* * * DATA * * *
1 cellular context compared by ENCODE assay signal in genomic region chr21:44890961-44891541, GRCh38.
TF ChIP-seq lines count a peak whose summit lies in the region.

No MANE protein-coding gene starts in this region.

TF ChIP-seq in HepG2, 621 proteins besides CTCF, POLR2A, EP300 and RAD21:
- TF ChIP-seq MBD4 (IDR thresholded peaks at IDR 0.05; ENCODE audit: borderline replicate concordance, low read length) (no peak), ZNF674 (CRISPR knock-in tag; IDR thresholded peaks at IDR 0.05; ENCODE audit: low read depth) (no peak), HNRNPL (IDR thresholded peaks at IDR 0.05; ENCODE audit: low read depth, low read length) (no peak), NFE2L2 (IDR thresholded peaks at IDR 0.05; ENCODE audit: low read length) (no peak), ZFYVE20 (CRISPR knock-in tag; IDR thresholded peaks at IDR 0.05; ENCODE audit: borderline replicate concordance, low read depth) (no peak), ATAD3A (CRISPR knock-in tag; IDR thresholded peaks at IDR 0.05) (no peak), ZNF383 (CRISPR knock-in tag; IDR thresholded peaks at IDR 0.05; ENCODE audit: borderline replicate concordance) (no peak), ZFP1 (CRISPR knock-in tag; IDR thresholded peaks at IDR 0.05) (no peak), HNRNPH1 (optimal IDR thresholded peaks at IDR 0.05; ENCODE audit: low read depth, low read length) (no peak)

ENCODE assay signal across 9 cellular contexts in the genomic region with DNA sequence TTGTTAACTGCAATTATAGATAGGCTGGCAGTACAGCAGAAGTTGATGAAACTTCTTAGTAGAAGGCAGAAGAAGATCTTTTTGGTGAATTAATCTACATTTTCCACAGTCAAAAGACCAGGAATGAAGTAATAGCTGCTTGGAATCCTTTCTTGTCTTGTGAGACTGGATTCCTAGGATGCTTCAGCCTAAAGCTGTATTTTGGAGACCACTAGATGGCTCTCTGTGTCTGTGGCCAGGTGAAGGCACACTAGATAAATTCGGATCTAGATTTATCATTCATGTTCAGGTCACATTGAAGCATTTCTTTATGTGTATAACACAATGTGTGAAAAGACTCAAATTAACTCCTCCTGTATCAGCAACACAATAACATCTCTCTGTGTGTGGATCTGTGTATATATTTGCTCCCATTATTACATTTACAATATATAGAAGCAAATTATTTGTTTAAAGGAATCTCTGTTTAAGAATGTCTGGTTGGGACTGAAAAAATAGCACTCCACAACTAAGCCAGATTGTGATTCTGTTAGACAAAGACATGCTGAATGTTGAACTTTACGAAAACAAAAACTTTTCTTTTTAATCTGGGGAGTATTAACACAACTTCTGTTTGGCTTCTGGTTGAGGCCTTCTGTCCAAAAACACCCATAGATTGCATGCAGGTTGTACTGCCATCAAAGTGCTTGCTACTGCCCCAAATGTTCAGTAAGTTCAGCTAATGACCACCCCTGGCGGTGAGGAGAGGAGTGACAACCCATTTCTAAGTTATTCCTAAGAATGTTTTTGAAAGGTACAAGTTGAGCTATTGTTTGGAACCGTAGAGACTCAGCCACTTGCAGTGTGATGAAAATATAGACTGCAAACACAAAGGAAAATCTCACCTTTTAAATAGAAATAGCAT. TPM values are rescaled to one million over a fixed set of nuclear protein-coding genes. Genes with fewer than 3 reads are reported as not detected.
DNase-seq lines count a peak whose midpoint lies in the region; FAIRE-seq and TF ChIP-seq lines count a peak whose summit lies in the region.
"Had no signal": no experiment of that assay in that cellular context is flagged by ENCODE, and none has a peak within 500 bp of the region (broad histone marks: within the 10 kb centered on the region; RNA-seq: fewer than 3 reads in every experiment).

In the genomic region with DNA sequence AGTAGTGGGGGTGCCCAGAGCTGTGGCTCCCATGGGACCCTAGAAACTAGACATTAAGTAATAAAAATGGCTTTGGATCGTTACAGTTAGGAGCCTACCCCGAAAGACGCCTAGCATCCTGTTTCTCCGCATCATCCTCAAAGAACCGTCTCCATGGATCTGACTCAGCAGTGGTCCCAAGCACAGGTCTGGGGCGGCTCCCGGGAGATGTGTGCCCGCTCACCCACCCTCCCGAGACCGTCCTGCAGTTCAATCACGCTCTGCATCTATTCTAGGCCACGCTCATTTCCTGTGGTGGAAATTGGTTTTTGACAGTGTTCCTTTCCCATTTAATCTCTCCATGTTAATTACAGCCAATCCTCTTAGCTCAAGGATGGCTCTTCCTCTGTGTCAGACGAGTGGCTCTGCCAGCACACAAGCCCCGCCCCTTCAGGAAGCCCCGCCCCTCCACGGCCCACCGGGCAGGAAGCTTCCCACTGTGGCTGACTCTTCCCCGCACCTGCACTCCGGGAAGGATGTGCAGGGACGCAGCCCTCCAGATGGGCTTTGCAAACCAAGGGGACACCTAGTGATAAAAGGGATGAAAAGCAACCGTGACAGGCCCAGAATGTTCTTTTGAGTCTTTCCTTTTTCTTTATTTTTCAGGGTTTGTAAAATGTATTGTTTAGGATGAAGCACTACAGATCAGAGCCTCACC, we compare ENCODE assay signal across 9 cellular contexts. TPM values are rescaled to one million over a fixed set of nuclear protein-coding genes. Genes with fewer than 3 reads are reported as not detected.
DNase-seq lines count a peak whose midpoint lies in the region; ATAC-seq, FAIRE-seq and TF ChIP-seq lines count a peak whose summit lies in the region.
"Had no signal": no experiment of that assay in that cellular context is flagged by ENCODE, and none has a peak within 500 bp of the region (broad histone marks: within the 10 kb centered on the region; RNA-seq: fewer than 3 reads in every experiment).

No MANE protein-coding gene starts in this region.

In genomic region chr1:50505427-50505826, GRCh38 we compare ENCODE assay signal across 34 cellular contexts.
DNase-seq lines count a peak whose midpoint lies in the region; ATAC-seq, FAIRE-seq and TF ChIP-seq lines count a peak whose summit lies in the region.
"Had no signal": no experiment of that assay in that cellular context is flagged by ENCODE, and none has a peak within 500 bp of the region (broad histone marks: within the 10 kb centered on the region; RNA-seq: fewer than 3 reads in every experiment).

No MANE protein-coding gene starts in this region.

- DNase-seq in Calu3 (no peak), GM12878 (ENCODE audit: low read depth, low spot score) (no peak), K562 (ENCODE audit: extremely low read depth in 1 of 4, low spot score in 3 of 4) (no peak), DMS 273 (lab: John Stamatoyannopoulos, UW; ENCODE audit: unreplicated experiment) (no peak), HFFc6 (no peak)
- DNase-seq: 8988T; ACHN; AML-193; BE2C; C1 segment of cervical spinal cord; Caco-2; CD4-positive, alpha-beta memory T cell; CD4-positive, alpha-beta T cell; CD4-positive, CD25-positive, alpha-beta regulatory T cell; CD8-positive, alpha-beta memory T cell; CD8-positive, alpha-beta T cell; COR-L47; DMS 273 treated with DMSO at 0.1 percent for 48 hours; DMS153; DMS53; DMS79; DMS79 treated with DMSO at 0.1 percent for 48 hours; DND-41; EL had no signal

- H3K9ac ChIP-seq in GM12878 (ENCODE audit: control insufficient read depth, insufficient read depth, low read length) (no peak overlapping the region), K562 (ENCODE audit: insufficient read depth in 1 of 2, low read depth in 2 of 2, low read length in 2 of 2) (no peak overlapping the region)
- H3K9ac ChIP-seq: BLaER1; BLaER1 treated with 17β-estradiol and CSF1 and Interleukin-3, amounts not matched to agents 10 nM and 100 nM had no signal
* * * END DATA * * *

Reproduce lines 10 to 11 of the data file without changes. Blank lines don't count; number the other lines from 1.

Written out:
DNase-seq lines count a peak whose midpoint lies in the region; ATAC-seq, FAIRE-seq and TF ChIP-seq lines count a peak whose summit lies in the region.
"Had no signal": no experiment of that assay in that cellular context is flagged by ENCODE, and none has a peak within 500 bp of the region (broad histone marks: within the 10 kb centered on the region; RNA-seq: fewer than 3 reads in every experiment).